Omega 3 needs an extra mention when it comes to mental health because of the amazing role that the fatty acids EPA and DHA can play in cognition, mood balance, inflammation, and protection of the nerve cells.2

  • Magnesium & Zinc3

These minerals are essential to the health of our nervous system. Both can be depleted in times of stress and play key roles in mood balance. Minerals in general are hugely important to the overall health of the body.

  • Balanced blood sugars

A diet that is rich in protein, fats, and fibre from vegetables and fruit is very supportive of balanced blood sugars. Having balanced blood sugars is very important to good mental health, particularly as people get older. Reducing or avoiding foods that can ‘blow out’ our balance like processed foods and sugar. Aim for foods that stop the ‘hangry’.

  • MCT oil

Along with a diet low in sugar, increasing medium chain triglycerides (MCT) in the diet can support energy getting to the brain and reduce feelings of anxiety.4 Interestingly there is research occurring which looks at the support the state of nutritional ketosis can offer Alzheimer’s disease.5

Supplement helpers:

  • L-theanine

Shown to be useful for relieving feelings of depression and anxiety6 as well as support brain derived neurotrophic factor7, which plays a role in neurotransmitter production and health of the neurons.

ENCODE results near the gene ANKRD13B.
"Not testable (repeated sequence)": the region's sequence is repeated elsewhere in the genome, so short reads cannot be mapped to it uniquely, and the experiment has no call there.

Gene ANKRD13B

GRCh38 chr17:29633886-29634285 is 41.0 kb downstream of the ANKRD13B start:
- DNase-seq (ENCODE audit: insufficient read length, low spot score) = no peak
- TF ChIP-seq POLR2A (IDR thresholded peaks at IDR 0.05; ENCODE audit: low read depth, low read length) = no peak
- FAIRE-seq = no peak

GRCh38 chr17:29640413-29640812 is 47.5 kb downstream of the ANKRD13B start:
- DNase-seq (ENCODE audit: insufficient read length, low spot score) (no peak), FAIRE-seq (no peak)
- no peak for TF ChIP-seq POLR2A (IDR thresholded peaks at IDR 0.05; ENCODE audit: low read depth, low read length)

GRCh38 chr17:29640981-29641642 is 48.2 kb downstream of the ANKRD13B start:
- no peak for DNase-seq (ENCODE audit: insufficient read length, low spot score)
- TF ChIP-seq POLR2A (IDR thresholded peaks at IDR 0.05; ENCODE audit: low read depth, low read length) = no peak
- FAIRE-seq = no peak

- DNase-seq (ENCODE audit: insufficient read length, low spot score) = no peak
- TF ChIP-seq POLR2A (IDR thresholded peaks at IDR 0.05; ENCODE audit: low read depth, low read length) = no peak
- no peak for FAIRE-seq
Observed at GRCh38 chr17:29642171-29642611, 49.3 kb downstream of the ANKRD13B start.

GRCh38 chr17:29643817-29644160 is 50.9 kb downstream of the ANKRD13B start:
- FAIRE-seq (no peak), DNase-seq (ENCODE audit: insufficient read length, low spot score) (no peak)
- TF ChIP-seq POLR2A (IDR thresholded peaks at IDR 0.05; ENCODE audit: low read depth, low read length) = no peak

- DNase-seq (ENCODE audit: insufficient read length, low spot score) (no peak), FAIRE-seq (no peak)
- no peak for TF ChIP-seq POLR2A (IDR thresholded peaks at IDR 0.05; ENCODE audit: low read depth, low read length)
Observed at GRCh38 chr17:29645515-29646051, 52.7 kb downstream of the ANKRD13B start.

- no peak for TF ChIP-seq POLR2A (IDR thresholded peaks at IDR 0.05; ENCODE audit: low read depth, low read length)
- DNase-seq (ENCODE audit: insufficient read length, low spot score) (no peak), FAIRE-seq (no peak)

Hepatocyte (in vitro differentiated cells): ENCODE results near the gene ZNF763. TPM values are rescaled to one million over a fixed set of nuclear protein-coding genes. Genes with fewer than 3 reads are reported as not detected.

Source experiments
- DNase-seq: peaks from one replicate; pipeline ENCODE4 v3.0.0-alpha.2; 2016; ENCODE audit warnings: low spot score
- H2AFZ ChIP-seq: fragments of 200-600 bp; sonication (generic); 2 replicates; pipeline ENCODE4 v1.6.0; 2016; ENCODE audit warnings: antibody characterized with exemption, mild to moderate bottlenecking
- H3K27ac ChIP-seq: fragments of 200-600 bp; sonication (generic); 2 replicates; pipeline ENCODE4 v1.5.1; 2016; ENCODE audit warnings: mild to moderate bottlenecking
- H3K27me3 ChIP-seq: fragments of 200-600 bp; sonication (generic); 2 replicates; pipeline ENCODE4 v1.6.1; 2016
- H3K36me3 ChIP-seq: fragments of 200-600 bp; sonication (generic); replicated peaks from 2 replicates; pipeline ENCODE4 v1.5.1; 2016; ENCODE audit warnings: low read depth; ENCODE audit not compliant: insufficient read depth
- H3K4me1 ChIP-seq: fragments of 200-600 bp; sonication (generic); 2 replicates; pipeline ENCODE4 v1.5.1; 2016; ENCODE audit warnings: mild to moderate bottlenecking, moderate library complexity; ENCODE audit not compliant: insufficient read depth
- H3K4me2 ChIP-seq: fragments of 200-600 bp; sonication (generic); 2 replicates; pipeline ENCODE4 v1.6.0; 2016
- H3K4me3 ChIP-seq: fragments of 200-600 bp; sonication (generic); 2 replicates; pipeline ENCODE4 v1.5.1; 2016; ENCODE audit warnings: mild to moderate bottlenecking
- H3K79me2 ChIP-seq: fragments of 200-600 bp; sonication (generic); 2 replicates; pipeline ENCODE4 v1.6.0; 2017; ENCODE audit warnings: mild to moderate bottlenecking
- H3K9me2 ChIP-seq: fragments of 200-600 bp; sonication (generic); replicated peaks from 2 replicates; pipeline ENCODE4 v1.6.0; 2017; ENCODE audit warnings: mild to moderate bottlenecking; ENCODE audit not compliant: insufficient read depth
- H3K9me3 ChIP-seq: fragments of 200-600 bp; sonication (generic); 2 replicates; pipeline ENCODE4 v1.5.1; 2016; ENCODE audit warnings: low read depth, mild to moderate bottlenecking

• Passionflower, Kava, or St. John’s Wort8

These amazing plants offer valuable support when things are blue. Available in various combinations with nutritional powerhouses required for a healthy functioning brain. Passionflower (Passifloraincarnata) and Kava (Piper methysticum) have been shown to be useful for helping reduce feelings of worry and sadness and can be useful in short-term temporary situations.9

  • Reishi

This functional mushroom can be included in the daily diet to support the health and wellbeing of the brain and body. Reishi (Ganoderma lucidum) helps to support the body at a fundamental level – helping with healthy hormone production from the brain and helping the body to adapt to stressors. Reishi has also been shown to be protective of the brain tissue and to be helpful at supporting mood balance.10

  1. https://www.ncbi.nlm.nih.gov/pmc/articles/PMC5858409/
  2. https://www.ncbi.nlm.nih.gov/pmc/articles/PMC4540034/
  3. https://www.ncbi.nlm.nih.gov/pmc/articles/PMC5986464/
  4. https://www.ncbi.nlm.nih.gov/pubmed/29908242
  5. https://www.ncbi.nlm.nih.gov/pmc/articles/PMC4712972/
  6. https://www.ncbi.nlm.nih.gov/pubmed/27396868
  7. https://www.ncbi.nlm.nih.gov/pubmed/30585616
  8. https://www.ncbi.nlm.nih.gov/pubmed/20929532
  9. https://www.ncbi.nlm.nih.gov/pubmed/20929532
  10. https://www.ncbi.nlm.nih.gov/pmc/articles/PMC3879659/

Liz McNamara is a Registered Naturopath with more than 16 years of experience in natural health. As the President of the Naturopaths & Medical Herbalists of New Zealand (NMHNZ) and the Natural Health Expert at HealthPost, Liz is passionate about health education and helping others lead healthy lives.